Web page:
The following description of preferred embodiments of the invention serves to explain the invention in greater detail in conjunction with the drawings.
FIG. 1 a side view of a tubular-shafted instrument;
FIG. 2 a perspective partial view of the area A in FIG. 1 in a tubular-shafted instrument extended in longitudinal direction;
FIG. 3 a longitudinal sectional view of the holder of FIG. 2;
FIG. 4 a side view of the holder of FIG. 3 in a position turned through 90° with partially cutaway areas and
FIG. 5 a sectional view along line 5—5 in FIG. 4.
The tubular-shafted instrument illustrated in the drawings comprises a tubular shaft 1 which is detachably connected via a coupling member 2 to a handle part 3 at its proximal end. The handle part 3 has two branches 4, 5 with finger openings 6 which can be pivoted relative to one another about a pivot axis 7. The one branch 4 is connected to the shaft 1, the other branch 5 is articulatedly connected to a rod-shaped actuating element 8 which is arranged in the interior of the shaft 1 and extends as far as its distal end. During the pivoting of the branches 4 and 5 relative to one another, the actuating element 8 is displaced in longitudinal direction in relation to the shaft 1.
At the distal end, a tubular holder 9 engages in the shaft 1 and this holder has at its end facing the shaft 1 an insertion nipple 10, a cylindrical section 11 adjoining thereto and two longitudinal arms 13 and 14 adjoining thereto, these arms extending parallel to one another and forming a receiving space 12 between them.
The insertion nipple 10 can be inserted into the distal end of the shaft 1; at its area of transition to the cylindrical section 11 it has a circumferential groove 15, into which the inwardly projecting ends 16 of the wall sections 17 of the shaft 1 can dip. These wall sections 17 are subdivided by longitudinal cuts 18 into areas which are independent of one another so that these wall sections 17 form spring tongues which can be bent inwards or outwards and which are integrally connected to the shaft 1 consisting of a corresponding elastic material.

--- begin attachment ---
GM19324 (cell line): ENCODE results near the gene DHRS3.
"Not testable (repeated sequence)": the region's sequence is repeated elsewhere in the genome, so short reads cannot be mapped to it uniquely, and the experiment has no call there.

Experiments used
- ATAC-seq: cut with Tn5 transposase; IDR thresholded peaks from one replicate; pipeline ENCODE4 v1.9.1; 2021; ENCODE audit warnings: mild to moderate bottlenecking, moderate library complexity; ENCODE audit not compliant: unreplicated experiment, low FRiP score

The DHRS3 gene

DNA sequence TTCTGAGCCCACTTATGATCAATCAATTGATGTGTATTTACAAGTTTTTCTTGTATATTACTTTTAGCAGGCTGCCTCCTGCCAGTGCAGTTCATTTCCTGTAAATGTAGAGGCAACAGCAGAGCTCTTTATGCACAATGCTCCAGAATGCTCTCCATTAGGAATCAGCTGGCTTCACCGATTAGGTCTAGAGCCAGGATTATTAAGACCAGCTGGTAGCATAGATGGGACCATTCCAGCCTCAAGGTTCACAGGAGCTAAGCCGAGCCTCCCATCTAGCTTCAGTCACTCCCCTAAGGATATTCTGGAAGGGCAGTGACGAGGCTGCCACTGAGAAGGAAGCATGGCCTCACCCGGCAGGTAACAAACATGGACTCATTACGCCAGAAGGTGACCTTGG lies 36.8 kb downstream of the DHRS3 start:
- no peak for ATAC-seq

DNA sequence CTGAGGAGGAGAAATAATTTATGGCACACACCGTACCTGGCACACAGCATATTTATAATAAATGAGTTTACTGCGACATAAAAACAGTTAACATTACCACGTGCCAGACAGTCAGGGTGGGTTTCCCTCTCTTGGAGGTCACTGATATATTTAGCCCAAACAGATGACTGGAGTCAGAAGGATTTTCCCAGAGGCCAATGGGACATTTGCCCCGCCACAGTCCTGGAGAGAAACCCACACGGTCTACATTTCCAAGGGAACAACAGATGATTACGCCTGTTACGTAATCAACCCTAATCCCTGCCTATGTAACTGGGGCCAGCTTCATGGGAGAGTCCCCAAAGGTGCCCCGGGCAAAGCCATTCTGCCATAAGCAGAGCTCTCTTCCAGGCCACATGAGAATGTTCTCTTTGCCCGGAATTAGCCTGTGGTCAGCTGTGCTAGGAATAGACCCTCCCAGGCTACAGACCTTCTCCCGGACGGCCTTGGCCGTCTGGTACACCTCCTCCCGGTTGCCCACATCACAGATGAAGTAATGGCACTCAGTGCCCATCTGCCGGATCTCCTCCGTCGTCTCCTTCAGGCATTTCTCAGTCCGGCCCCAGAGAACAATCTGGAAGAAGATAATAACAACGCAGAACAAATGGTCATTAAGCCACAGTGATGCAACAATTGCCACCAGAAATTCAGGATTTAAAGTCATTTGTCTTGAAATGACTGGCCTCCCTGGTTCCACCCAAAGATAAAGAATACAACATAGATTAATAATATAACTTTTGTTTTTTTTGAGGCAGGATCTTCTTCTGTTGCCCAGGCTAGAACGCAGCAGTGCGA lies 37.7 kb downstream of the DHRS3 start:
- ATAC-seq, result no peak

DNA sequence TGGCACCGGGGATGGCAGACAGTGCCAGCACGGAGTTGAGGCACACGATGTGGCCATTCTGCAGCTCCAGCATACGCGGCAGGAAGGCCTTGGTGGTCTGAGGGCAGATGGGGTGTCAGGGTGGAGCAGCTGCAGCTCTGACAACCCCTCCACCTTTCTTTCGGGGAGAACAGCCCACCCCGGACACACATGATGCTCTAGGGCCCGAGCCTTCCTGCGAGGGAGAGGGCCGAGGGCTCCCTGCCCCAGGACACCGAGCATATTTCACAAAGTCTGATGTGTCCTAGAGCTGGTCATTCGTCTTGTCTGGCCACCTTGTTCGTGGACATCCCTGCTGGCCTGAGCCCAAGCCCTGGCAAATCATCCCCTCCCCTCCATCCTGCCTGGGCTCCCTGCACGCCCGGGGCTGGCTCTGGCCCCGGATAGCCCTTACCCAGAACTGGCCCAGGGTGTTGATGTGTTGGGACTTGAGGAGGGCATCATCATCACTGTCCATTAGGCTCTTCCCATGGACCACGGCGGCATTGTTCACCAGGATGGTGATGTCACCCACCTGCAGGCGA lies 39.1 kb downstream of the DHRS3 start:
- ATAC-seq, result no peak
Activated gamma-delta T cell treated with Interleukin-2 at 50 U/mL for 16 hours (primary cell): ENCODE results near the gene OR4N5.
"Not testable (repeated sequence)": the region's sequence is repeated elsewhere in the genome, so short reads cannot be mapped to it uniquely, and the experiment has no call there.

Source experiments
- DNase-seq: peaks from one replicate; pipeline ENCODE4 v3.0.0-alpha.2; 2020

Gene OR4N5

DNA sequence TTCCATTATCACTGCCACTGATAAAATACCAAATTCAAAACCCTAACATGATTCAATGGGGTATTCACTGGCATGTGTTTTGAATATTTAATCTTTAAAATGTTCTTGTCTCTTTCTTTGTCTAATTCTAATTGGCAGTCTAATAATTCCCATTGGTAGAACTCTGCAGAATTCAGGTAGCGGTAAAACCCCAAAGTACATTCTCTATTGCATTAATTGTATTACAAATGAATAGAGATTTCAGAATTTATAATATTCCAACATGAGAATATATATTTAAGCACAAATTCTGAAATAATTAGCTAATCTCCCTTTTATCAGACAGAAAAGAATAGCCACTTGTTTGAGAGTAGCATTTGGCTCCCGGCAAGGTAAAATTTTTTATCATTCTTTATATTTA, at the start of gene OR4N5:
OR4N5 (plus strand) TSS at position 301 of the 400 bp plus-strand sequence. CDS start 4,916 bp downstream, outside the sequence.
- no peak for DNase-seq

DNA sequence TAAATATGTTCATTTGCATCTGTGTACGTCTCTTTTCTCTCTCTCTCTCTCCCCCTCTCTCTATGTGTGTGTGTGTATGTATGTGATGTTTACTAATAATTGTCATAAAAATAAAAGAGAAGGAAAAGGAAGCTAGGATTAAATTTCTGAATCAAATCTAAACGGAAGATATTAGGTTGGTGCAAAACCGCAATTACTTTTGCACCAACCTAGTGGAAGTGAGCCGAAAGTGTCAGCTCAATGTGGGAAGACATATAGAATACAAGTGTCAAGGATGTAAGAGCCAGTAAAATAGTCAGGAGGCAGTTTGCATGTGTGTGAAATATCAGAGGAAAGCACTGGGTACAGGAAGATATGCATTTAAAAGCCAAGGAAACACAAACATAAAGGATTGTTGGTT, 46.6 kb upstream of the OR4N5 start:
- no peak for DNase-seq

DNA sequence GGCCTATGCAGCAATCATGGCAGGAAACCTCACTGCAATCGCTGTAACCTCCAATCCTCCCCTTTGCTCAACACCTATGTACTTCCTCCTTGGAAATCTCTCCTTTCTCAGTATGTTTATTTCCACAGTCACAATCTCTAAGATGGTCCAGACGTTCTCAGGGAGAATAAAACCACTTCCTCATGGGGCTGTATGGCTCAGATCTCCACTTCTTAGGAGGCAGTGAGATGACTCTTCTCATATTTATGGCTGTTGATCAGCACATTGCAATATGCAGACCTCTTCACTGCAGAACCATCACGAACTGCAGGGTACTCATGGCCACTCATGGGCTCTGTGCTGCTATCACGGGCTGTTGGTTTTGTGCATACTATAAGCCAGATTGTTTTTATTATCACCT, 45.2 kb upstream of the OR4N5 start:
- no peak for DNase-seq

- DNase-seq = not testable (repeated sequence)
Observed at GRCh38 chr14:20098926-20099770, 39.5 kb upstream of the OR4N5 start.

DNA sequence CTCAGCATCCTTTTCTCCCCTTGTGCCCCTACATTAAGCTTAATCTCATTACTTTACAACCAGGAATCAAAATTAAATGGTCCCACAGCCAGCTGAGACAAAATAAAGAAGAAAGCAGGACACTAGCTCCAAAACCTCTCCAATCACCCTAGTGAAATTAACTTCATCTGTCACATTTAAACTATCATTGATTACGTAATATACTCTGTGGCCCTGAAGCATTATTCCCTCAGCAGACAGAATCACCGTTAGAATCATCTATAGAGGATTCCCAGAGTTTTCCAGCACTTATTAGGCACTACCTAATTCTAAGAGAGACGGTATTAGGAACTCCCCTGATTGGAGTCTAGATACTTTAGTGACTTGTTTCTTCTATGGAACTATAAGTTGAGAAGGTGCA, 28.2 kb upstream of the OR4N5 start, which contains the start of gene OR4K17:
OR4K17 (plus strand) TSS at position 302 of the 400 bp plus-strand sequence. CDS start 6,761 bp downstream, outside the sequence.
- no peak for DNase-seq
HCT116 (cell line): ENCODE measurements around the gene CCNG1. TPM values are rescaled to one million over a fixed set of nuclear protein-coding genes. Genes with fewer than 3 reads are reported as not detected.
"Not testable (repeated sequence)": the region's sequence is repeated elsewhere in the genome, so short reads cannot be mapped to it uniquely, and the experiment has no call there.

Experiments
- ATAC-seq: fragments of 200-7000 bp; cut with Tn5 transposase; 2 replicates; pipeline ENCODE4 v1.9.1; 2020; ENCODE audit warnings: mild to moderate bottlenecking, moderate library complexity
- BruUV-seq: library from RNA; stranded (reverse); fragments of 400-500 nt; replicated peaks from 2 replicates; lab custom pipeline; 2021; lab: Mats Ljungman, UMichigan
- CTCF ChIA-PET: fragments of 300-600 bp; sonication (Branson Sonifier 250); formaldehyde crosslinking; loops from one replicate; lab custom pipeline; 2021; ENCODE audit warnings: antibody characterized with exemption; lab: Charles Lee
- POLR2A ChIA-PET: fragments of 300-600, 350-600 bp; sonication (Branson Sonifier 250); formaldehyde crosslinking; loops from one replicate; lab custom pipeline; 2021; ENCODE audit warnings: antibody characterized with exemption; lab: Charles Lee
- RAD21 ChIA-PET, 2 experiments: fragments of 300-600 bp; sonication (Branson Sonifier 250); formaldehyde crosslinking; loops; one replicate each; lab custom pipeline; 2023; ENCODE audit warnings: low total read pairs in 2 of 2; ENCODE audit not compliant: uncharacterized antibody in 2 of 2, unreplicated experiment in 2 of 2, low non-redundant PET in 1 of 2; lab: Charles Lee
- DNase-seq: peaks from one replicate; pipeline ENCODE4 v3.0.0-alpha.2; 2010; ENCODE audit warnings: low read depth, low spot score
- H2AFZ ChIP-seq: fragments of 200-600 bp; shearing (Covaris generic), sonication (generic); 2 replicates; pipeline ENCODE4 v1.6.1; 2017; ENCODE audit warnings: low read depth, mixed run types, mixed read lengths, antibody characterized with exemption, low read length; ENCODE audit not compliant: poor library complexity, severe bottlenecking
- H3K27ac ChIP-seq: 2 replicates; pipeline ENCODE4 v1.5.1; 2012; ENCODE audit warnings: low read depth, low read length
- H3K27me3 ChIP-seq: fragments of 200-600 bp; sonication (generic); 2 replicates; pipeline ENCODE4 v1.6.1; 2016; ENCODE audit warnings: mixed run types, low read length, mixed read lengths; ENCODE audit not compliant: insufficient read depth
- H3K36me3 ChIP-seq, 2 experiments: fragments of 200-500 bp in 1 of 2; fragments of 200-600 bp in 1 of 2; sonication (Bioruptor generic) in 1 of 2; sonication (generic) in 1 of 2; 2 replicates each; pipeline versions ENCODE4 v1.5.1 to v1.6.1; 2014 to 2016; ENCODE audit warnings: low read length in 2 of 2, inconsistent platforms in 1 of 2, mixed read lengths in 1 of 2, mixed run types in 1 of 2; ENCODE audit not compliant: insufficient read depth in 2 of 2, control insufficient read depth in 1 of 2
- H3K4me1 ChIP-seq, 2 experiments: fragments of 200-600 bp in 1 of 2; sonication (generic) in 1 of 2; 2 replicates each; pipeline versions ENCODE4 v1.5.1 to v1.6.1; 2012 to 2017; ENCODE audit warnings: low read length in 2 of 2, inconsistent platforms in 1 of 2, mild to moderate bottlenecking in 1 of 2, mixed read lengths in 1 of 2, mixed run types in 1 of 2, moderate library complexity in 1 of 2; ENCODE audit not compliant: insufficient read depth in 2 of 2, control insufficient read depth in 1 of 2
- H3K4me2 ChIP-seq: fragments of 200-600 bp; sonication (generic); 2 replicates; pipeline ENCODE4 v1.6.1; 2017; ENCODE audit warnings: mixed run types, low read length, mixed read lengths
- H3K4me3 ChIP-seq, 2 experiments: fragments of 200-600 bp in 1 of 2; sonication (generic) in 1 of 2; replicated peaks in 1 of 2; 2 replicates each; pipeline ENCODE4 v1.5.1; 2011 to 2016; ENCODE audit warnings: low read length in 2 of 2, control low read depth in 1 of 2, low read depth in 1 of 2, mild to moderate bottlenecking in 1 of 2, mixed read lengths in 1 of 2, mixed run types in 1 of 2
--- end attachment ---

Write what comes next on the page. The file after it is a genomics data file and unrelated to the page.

In the vicinity of their free end the longitudinal arms 13 and 14 have openings 19 which extend transversely to the longitudinal direction of the holder 9 and into which a bearing shaft of tools 20, which is not illustrated in the drawings, can be inserted so that the tools 20 are held in the receiving space 12 so as to be pivotable about the axis formed by the bearing shaft and protrude in a distal direction out of this space. These tools can, for example, be scissor blades, clamping jaws or the like. These tools 20 are pivoted via gear means 21 via the actuating element 8 when this is displaced in longitudinal direction in relation to the shaft 1. In this case, techniques known per se can be used and so these gear means 21 are not explained in further detail.
An outer sleeve 22 is mounted on the shaft 1 for displacement in longitudinal direction and this sleeve consists of an electrically insulating material. In the advanced state it covers the flexible wall sections 17 of the shaft 1 and thus holds their inwardly projecting ends 16 in the circumferential groove 15 of the insertion nipple 10; as a result, the holder 9 is held in the shaft 1 so as to be non-displaceable in axial direction. To release this connection it is sufficient for the outer sleeve 22 to be pushed back so that the wall sections 17 can spring outwards; their ends 16 thereby exit from the circumferential groove 15 and the holder can then be withdrawn from the shaft 1.
As a result of the use of an electrically insulating material, the outer sleeve 22 covers, in addition, the entire shaft 1 and the cylindrical section 11 of the holder 9 when the holder is inserted.
A broad circumferential groove 23 is formed in the insertion nipple 10 and this groove is limited laterally by respective steps 24. The step is designed in cross section to be undercut by a boundary surface 25 extending at an angle. In addition, a narrow circumferential groove 27 with an essentially triangular cross-sectional surface area is worked into the base 26 of the circumferential groove 23.
The circumferential groove 23 accommodates a plastic sheath 28 which fills it completely and supports longitudinal ribs 29 protruding radially beyond the outer surface of the insertion nipple 10. During the insertion of the insertion nipple 10 into the shaft 1, these longitudinal ribs slide into the longitudinal cuts 18 between the wall sections 17 and form a means for securing the holder 9 against rotation. In the area located between the longitudinal ribs 29, the plastic sheath 28 adjoins the circumferential surface of the insertion nipple 10 in the areas located next to the circumferential groove 23 in a stepless manner.